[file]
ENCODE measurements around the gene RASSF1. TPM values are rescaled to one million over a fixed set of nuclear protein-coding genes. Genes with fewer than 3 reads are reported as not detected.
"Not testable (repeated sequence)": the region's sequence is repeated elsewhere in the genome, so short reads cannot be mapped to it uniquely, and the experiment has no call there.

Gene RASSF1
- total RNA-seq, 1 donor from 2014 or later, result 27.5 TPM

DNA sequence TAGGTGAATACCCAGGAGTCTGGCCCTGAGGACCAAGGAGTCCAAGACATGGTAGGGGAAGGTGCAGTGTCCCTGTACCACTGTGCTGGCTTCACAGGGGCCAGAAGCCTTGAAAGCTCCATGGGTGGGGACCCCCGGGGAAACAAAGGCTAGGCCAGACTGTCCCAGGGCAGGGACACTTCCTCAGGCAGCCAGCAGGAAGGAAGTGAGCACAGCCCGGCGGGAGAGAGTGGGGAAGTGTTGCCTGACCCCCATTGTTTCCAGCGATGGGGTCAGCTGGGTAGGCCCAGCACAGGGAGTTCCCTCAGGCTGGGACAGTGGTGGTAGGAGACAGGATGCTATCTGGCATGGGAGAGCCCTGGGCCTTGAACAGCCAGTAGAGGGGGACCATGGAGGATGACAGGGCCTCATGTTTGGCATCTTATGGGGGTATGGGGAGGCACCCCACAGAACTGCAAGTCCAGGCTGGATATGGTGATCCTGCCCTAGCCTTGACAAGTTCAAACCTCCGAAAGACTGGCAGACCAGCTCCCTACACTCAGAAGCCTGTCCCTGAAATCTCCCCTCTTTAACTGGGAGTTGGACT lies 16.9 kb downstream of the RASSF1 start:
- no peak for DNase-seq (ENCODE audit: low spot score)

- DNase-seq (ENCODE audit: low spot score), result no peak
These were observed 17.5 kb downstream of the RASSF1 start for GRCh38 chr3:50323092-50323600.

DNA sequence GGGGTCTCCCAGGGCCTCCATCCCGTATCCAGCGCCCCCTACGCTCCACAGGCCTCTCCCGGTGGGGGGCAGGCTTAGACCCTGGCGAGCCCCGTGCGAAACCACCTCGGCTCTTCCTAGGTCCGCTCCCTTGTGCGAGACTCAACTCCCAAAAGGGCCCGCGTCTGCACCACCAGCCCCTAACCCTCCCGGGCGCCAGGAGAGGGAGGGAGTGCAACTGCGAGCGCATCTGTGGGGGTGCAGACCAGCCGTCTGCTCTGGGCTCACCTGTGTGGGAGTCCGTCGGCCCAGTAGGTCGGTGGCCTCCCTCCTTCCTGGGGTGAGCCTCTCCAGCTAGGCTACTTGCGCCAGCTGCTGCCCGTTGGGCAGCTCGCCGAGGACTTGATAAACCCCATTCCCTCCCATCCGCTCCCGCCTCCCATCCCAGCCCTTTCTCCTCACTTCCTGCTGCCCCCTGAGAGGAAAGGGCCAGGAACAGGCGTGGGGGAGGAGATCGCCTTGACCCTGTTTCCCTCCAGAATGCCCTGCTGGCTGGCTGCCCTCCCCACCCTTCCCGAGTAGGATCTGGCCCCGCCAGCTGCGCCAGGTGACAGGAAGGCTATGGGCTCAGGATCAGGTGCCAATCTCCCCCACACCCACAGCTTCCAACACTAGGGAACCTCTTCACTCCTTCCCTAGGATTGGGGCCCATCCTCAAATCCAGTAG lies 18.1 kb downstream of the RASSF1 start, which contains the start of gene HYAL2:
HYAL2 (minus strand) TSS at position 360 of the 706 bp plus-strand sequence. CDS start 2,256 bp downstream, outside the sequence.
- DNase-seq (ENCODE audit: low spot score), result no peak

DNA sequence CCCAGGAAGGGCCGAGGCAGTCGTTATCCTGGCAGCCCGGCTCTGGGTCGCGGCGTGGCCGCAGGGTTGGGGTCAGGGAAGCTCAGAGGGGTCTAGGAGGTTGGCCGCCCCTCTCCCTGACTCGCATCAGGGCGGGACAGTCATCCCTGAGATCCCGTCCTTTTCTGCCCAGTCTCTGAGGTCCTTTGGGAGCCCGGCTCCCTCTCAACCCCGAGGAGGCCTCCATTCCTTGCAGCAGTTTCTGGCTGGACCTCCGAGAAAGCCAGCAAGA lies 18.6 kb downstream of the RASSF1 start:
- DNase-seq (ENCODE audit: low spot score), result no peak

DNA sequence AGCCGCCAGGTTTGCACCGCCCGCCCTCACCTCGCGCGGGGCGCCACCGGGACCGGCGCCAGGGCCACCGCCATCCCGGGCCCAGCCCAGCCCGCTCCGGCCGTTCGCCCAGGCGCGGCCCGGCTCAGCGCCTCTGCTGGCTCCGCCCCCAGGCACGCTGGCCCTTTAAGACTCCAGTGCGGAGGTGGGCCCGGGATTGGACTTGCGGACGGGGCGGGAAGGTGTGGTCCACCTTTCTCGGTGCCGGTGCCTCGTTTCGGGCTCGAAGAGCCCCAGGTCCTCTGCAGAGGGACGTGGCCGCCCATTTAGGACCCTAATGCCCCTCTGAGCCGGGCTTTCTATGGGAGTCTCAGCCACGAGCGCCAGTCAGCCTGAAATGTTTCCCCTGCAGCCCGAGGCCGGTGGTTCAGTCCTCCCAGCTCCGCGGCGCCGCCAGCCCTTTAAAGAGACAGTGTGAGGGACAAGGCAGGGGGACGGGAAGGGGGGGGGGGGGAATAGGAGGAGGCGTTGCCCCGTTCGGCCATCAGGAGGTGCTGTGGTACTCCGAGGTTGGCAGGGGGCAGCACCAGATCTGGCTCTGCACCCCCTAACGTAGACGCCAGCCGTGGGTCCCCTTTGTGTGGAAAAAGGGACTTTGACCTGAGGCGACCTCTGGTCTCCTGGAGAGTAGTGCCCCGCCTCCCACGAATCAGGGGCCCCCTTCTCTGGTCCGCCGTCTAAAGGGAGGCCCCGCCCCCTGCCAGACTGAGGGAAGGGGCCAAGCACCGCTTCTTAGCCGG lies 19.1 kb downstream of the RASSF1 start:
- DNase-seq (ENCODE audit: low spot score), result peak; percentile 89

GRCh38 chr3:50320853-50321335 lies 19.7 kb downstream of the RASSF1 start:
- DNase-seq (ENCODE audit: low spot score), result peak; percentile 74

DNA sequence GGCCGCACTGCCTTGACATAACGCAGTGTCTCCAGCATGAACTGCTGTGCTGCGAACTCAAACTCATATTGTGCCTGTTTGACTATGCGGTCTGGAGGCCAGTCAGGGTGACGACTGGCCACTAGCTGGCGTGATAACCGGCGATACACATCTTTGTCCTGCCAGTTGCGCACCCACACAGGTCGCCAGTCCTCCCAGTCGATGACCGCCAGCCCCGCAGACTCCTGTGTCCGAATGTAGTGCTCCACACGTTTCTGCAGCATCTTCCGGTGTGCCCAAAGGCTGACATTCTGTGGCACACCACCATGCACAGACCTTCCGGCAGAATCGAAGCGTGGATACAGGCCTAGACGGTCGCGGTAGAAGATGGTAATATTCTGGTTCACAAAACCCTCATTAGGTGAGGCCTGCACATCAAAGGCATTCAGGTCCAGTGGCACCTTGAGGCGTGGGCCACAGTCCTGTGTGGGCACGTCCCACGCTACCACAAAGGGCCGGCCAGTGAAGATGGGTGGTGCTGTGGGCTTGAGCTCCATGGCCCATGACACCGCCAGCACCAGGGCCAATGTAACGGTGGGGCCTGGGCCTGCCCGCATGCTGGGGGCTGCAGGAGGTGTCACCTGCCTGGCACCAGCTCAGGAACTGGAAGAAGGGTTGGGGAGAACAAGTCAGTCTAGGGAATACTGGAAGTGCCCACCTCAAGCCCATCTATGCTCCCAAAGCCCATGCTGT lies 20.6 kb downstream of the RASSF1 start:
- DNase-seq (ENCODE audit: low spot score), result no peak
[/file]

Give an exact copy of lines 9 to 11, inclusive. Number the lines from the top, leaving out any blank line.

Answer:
DNA sequence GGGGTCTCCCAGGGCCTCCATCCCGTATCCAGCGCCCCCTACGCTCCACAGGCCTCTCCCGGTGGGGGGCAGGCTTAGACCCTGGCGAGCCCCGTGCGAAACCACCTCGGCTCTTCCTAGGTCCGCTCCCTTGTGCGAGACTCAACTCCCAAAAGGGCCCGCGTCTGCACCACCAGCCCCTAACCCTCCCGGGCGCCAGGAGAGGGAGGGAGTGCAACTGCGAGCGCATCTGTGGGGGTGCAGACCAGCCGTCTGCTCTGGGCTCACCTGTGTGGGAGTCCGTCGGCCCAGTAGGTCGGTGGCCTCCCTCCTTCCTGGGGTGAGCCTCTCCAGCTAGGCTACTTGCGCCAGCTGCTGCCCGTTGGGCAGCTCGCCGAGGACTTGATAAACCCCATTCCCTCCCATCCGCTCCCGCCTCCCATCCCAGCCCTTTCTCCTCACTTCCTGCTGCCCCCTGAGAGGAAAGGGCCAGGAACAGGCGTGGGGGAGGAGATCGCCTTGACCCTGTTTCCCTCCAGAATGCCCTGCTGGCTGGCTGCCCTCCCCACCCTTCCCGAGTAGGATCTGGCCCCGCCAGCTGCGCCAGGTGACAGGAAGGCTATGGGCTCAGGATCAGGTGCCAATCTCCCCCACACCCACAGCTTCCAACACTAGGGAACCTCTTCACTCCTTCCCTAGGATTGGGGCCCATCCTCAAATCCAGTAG lies 18.1 kb downstream of the RASSF1 start, which contains the start of gene HYAL2:
HYAL2 (minus strand) TSS at position 360 of the 706 bp plus-strand sequence. CDS start 2,256 bp downstream, outside the sequence.
- DNase-seq (ENCODE audit: low spot score), result no peak